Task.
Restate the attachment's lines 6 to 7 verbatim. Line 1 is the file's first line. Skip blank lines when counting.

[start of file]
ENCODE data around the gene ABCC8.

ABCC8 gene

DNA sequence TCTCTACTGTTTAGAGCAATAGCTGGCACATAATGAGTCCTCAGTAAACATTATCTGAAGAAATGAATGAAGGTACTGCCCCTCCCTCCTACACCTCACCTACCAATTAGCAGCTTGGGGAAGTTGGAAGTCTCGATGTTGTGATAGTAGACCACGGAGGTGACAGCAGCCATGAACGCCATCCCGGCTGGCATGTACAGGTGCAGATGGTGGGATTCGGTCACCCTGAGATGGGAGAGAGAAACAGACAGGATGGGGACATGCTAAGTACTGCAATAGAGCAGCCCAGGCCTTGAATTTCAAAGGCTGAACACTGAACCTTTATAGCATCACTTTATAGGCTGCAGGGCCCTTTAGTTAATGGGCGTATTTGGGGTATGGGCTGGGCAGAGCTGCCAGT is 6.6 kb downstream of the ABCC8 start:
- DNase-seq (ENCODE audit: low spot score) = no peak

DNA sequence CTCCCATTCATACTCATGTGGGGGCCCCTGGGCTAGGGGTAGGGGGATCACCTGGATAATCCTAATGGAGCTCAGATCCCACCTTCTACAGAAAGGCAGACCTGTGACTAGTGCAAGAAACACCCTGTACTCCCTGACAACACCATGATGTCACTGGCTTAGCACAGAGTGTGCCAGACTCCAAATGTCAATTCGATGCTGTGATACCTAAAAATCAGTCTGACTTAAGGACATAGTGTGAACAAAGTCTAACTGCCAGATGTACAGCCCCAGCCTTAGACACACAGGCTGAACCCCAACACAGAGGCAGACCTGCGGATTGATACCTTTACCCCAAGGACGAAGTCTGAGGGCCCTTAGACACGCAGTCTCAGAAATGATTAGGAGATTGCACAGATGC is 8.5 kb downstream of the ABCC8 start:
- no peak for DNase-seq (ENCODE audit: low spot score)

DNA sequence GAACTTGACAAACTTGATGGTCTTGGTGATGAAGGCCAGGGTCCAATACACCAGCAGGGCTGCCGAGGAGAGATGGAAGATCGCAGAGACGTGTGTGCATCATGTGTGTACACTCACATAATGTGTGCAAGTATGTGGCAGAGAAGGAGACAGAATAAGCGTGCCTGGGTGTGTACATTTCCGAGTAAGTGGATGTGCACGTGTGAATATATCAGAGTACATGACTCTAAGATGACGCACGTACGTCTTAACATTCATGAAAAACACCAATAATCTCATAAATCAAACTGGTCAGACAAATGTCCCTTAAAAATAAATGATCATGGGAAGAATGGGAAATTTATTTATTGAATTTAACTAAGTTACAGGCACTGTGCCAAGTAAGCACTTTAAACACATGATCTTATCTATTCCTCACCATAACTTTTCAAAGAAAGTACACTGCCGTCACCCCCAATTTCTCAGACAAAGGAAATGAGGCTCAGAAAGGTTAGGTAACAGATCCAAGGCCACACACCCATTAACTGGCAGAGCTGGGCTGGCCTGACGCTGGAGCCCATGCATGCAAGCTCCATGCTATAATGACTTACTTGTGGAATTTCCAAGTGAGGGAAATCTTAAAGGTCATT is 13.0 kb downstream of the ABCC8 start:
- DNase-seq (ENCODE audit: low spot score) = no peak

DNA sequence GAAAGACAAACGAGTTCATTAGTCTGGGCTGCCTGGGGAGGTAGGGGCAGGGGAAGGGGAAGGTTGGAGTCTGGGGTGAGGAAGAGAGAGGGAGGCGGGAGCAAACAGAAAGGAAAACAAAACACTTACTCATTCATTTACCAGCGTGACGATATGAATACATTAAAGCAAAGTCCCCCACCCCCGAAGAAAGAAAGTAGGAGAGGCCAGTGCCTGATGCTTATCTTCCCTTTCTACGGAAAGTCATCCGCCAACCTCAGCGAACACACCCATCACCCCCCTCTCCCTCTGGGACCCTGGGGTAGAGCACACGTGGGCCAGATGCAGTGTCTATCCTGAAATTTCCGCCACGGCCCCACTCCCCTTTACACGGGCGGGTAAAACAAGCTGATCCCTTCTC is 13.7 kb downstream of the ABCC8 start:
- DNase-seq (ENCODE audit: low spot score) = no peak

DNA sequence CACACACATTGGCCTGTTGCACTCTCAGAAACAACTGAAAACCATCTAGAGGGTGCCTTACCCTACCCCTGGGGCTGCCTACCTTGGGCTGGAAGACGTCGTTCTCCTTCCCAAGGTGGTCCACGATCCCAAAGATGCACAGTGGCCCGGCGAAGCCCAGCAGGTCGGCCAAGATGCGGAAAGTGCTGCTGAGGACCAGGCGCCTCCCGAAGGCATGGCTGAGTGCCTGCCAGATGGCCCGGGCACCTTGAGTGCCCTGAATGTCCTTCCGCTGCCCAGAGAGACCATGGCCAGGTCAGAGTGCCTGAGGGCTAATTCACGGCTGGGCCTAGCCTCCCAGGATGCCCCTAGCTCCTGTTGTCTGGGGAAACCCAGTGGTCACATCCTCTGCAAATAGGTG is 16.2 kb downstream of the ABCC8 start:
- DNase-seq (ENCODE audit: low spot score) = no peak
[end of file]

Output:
- no peak for DNase-seq (ENCODE audit: low spot score)

DNA sequence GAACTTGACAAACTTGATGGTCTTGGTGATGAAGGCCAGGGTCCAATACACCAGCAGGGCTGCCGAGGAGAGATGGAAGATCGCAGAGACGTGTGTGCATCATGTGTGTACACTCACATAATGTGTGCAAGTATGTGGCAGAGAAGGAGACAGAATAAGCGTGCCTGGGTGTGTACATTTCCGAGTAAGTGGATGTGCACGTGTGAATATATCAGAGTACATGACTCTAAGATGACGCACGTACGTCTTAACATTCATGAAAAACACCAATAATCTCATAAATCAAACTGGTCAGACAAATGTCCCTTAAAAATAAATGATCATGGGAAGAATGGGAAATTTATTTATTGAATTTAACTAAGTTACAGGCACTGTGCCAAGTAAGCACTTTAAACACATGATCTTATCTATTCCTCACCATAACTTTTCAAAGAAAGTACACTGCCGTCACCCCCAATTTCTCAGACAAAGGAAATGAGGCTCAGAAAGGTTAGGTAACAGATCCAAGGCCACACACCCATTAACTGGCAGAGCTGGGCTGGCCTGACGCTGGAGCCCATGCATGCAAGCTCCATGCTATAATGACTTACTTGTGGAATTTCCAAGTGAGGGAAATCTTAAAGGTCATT is 13.0 kb downstream of the ABCC8 start: